Divorce doesn’t disqualify you from serving God. There is hope for those whose marriages have failed.
Slowly twisting the barstool back and forth, almost in rhythm to the jazz music playing softly in the background, Shelly Parker sipped an iced mocha at her favorite Starbucks. Staring out the plate glass window facing the busy avenue, she was the picture of human solitaire.
Actually, she did have places to go and important things to do, but for the last 20 minutes she just couldn’t remember what they were. Her mind was preoccupied, surveying the vast mental mountains inside her head.
Mountains are supposed to be beautiful. Hers, however, were not.
Shelly Parker told her supervisor a small lie that morning so she could get to work later than usual. It was around 10:30 a.m., and the rain was still falling. It was the third straight year rain had fallen on the date her divorce was finalized. Fitting for such an anniversary.
Nearing the end of her drink, Shelly put her problems into three basic categories. First, how could she ever face God after failing Him like this? At 41, she was afraid of death and of what God might have to say to her.
Next, she desperately needed the friends from her former church. But she knew reconnecting was impossible.
And finally, how much longer could she hold on at work feeling so physically ill from the inner anxieties associated with her divorce? Each day, long before her morning makeup was in place, the aching details of her failed marriage always found their way back into her mind.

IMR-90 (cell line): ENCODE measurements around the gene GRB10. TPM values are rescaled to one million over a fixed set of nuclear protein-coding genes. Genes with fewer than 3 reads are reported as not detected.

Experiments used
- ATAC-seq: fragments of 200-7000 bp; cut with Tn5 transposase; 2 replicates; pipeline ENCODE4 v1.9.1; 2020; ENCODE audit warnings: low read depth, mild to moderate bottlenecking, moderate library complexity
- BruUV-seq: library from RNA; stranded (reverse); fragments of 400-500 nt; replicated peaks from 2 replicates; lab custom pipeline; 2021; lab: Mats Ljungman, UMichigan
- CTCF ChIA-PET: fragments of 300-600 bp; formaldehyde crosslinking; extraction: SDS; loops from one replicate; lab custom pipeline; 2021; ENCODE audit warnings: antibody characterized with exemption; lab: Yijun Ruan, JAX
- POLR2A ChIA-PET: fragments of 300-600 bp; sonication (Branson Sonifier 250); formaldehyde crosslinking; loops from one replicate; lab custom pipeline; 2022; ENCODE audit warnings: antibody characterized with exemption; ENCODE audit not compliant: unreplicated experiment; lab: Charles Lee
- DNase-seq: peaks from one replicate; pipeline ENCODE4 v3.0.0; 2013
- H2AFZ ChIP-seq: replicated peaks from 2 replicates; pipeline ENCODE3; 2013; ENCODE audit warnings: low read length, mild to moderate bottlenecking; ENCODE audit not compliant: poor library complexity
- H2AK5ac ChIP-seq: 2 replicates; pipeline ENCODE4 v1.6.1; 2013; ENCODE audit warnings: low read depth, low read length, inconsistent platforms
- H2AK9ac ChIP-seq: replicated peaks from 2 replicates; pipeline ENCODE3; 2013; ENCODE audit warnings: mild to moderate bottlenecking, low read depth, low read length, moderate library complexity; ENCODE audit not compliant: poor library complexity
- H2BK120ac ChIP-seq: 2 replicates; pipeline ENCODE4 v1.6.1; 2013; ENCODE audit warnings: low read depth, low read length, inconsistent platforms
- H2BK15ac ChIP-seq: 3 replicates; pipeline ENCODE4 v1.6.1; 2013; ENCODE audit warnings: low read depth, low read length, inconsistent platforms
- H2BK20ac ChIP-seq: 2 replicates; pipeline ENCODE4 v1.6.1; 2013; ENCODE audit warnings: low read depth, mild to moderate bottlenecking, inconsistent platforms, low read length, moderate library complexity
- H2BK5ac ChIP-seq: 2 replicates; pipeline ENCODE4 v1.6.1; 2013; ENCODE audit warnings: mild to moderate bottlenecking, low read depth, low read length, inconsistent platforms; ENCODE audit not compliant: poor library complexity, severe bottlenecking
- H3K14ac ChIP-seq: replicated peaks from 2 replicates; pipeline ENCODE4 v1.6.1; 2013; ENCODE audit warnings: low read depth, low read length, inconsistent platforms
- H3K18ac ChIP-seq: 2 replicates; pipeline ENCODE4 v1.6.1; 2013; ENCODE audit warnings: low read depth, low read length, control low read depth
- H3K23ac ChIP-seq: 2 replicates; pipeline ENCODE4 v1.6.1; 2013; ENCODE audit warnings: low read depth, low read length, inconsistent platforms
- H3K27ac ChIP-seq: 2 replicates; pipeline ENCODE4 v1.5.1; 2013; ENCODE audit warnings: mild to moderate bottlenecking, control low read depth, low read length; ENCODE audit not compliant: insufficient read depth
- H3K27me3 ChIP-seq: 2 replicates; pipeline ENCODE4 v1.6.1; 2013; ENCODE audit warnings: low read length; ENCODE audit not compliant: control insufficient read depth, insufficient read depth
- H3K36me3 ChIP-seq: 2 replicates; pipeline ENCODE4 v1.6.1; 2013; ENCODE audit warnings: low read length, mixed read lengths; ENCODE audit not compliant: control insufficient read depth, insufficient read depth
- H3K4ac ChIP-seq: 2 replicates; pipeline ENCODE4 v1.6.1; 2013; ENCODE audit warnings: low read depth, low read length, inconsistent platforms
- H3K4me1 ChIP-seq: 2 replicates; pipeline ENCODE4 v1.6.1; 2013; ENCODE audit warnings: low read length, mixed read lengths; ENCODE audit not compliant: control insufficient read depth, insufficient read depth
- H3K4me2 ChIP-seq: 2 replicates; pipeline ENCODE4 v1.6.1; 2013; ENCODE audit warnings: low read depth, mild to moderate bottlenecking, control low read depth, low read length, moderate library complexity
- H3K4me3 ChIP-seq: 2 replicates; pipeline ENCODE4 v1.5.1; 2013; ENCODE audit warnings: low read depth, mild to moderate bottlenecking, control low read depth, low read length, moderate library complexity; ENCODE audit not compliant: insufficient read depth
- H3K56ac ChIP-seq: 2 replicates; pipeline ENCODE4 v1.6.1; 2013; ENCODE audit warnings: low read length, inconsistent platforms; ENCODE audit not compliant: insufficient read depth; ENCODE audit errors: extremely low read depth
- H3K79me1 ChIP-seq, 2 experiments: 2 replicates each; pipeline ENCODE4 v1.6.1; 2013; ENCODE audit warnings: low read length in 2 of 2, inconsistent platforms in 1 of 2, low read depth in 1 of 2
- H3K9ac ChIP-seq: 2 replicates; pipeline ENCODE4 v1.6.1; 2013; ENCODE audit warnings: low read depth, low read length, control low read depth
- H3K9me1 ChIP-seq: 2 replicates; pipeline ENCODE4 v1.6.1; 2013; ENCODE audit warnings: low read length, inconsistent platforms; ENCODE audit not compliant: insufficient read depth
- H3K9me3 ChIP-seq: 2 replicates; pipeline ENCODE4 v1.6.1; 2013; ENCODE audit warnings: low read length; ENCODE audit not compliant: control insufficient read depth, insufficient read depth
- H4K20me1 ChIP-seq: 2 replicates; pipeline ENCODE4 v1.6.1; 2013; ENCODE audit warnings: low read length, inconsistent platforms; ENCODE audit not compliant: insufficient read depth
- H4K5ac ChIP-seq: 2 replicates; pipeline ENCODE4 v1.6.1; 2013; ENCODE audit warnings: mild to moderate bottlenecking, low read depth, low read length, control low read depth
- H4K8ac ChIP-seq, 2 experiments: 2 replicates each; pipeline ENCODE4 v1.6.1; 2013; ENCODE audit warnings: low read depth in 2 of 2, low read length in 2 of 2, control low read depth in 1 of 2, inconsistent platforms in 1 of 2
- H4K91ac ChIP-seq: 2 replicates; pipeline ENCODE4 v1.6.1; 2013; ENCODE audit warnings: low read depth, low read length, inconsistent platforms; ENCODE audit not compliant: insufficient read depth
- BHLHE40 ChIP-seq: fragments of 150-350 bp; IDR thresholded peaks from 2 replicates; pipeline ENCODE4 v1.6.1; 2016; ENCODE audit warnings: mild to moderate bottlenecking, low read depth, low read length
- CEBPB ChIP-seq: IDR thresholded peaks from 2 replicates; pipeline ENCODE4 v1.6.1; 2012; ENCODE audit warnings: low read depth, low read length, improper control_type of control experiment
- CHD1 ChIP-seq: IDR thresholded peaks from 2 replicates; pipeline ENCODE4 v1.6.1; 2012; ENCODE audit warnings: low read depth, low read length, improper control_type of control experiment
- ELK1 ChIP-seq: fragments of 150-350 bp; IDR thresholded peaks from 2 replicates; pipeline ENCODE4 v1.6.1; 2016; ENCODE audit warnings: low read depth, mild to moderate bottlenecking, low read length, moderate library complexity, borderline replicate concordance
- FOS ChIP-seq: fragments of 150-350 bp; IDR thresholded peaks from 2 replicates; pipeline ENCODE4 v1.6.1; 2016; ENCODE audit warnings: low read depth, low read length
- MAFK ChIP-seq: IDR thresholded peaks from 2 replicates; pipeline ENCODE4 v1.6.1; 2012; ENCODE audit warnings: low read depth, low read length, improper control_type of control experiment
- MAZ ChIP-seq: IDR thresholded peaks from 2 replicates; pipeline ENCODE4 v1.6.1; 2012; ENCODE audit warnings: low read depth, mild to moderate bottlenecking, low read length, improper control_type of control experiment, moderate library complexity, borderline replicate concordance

Three years hadn’t healed anything. It’s not like she hadn’t tried. She had spent the last six months of her marriage and the first six months after the breakup trying to find two pastors who would say the same thing about divorce. It made a difficult situation all the more confusing.
So Shelly scheduled an appointment with a preacher from a small church, hoping to find compassion and guidance. But he ended up having the warmth of a Marine drill-instructor, literally hollering his doctrine at her from across his desk.
Another pastor in the same town was so intimidated he began physically twitching when she asked a few sincere questions about divorce and the Bible. He mumbled on and on about his huge church mortgage and about not offending anyone.
Confused about truth, mad at the devil and scared of God, Shelly Parker gave up. The one place she thought she could run to–the church–apparently thought her problem was too big for God to handle.